Minnesota regulators must issue 381 adult-use dispensary licenses to comply with state law, according to a study released Jan. 16.
The legalization bill Gov. Tim Walz signed into law last year directs regulators to license one dispensary per 12,500 residents, which led the Minnesota Office of Cannabis Management to the total of 381 retailers.
However, the study notes that “many local governments may seek to have more retail registrations than the statutory minimum,” meaning that the Legislature may consider issuing more dispensary licenses than the minimum required by law.
The study, commissioned by the Office of Cannabis Management to offer a better understanding of cannabis consumers and demand in Minnesota, also revealed that participants reported obtaining an average of 24.8 grams of cannabis within the past month—slightly higher than the national average and higher than nearby adult-use states, including Michigan and Missouri—suggesting “a robust market for cannabis-related businesses.”
In addition, the study noted that 83% of participants consumed cannabis at least once per month, and 40% consumed cannabis daily or almost daily.
The study revealed that overall cannabis consumption patterns among participants aligned with those of a national sample of past-year cannabis consumers.
Twenty-five percent of participants reported growing cannabis at home, according to the study, with an average of two plants grown at a time.
More than 50% of participants said they used at least one “alternative” cannabinoid within the past month, including CBD, delta-8 THC and delta-10 THC.
More than 17% of participants reported obtaining a majority of their cannabis from a dealer, 16.6% reported obtaining cannabis from friends and family, and 16.1% reported obtaining cannabis from an adult-use dispensary or “lower-potency hemp edible retailers.”
The Office of Cannabis Management also released an annual report to the Legislature Jan. 16, in which regulators recommended several tweaks to the application and licensing process to strengthen social equity licensing and the overall cannabis supply chain.
The report notes that while Minnesota’s adult-use cannabis market has yet to launch, the Office of Cannabis Management “continues the planning work and rulemaking process required to ensure a safe and effective retail adult-use program.”
The state’s adult-use cannabis law allows adults 21 and older to purchase up to 2 ounces of cannabis from licensed retailers, possess up to 2 pounds of cannabis in their private residences, and grow up to eight plants (four of which can be mature) at home. These provisions took effect Aug. 1, 2023, although officials are still working to roll out a business licensing process to stand up a commercial market.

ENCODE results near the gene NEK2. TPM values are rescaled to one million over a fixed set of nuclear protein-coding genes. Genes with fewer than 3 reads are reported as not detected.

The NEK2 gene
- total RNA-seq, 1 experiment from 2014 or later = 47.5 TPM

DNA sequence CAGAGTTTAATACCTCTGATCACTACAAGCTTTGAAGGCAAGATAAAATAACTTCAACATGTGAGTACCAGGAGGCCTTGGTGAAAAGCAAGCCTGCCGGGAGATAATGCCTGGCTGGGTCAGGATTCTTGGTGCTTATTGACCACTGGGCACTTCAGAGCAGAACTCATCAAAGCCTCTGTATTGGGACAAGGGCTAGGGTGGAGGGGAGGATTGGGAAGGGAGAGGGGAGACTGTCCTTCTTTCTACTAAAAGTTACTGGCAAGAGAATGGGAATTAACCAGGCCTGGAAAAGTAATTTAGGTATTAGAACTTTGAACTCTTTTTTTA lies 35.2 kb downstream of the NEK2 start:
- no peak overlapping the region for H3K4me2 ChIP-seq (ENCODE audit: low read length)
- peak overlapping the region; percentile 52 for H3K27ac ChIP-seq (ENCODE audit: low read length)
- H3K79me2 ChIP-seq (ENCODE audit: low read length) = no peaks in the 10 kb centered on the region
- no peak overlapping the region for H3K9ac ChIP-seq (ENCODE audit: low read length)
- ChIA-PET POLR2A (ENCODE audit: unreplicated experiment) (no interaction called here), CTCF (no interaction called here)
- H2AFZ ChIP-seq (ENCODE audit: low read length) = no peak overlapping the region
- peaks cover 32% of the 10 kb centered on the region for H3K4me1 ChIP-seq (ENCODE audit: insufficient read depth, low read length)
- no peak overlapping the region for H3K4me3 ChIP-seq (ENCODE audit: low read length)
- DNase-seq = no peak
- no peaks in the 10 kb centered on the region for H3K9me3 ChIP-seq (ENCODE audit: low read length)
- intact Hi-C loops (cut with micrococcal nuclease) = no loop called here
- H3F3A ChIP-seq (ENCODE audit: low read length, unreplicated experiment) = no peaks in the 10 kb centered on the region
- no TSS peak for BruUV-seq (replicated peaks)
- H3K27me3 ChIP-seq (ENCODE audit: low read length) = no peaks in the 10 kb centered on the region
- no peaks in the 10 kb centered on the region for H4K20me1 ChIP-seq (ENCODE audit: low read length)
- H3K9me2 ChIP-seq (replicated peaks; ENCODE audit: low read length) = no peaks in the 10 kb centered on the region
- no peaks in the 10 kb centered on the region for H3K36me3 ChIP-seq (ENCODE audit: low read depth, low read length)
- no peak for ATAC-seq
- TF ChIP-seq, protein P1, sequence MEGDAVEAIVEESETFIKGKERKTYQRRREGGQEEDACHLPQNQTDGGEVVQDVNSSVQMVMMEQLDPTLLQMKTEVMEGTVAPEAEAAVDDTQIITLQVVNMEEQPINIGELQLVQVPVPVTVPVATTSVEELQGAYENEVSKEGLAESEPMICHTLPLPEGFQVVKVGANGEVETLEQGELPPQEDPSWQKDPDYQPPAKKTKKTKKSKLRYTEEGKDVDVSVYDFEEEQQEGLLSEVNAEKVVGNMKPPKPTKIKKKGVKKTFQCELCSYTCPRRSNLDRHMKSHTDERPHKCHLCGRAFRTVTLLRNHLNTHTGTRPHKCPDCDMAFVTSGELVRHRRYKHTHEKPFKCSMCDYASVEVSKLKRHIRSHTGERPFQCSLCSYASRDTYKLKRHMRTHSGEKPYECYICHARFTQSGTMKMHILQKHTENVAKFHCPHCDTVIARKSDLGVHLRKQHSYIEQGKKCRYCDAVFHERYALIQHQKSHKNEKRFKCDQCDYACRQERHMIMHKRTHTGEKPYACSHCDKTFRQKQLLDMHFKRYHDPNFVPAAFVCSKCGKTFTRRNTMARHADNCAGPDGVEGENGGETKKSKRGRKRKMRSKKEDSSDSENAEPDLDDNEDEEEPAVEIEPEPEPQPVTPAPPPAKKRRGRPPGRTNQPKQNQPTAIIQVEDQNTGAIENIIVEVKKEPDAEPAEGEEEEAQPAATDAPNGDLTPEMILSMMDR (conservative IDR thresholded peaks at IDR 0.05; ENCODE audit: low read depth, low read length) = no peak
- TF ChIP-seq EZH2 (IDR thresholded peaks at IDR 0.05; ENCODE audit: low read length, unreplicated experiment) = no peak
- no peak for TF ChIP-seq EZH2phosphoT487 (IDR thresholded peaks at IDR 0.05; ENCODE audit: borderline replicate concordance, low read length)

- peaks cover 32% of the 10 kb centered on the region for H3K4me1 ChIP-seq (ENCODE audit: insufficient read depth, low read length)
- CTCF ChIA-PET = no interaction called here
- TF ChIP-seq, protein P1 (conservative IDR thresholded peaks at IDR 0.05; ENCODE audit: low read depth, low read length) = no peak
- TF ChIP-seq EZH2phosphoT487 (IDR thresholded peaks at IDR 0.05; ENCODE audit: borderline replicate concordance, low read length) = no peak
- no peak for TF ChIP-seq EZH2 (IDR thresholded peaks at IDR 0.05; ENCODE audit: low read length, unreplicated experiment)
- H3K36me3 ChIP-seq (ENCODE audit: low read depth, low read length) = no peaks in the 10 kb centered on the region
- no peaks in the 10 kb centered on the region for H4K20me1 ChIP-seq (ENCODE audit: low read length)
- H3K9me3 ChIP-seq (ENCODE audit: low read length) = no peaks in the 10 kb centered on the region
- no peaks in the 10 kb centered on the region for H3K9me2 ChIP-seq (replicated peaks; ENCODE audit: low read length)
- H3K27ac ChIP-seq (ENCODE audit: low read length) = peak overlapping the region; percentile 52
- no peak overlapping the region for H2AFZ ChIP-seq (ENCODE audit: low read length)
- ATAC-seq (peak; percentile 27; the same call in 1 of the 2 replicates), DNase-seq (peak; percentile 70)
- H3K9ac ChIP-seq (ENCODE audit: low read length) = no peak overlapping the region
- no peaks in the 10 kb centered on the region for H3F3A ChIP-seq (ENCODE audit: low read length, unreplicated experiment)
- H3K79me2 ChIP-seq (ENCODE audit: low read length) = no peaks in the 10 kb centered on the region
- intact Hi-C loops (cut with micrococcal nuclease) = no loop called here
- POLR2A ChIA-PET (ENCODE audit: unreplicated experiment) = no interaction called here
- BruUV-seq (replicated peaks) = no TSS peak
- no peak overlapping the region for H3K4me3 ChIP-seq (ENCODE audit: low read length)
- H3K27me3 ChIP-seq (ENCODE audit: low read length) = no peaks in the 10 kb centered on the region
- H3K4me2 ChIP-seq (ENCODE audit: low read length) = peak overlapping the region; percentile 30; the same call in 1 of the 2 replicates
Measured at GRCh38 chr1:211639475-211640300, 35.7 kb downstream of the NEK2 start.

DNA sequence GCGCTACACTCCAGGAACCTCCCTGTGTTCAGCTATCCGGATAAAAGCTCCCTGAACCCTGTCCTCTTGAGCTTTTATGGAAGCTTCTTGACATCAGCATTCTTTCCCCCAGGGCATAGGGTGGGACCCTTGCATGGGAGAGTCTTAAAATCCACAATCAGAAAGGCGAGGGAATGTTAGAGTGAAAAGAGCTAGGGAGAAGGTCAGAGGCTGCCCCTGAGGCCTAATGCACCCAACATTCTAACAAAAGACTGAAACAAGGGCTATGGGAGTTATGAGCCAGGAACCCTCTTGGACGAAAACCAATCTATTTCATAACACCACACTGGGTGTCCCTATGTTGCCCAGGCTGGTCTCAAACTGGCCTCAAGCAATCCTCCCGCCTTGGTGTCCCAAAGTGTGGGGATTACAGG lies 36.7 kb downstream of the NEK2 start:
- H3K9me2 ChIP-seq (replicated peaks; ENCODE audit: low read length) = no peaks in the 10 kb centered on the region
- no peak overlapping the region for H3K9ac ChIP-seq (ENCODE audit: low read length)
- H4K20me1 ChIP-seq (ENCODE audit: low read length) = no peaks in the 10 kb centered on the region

The state is still short a director for the Office of Cannabis Management; Walz appointed Erin DuPree in September but days later withdrew the appointment amid allegations that DuPree’s hemp business sold multiple cannabis products that are prohibited under state law.
In the Office of Cannabis Management’s report to the Legislature last week, regulators said they are “bringing forward legislative requests aimed at strengthening the social equity components of the cannabis legalization legislation” to “help ensure social equity applicants have improved access to the capital necessary to begin businesses and build generational wealth.”
One of these requests is that the Legislature replace a provision that reserves 20% of points for social equity applicants with a new license classification for such applicants.
Additional legislative recommendations outlined in the report include eliminating a requirement for applicants to secure real estate when initially applying for a business license, as well as removing local government’s input in the licensing process.
“This requirement exposes the program to potential litigation and significantly slows the licensing process,” regulators wrote in the report. “The current system, which allows local governments discretionary and subjective input on cannabis applications and increases the risk of litigation. Applicants who find themselves adversely and inconsistently impacted by this practice may pursue legal action, potentially delaying the issuance of licenses.”
Regulators also advised against the current system of two separate supply chains for Minnesota’s medical and adult-use cannabis markets.
“This dual supply chain model is burdensome and expensive for operators and poses public health and safety risks,” they wrote in the report.
Instead, Office of Cannabis Management officials recommended consolidating the two markets into one single supply chain, beginning at the point of cultivation. They argued that a unified supply chain will lower prices for both adult-use consumers and medical patients, as well as reduce the administrative burden of overseeing the programs.
Other recommendations from regulators outlined in the report include issuing temporary adult-use licenses, particularly for social equity applicants; funding and implementing educational and training programs to inform consumers on responsible cannabis consumption; and funding CanTrain, CanNavigate, CanStartup and CanGrow programs to support cannabis businesses through grants and assistance during the application process.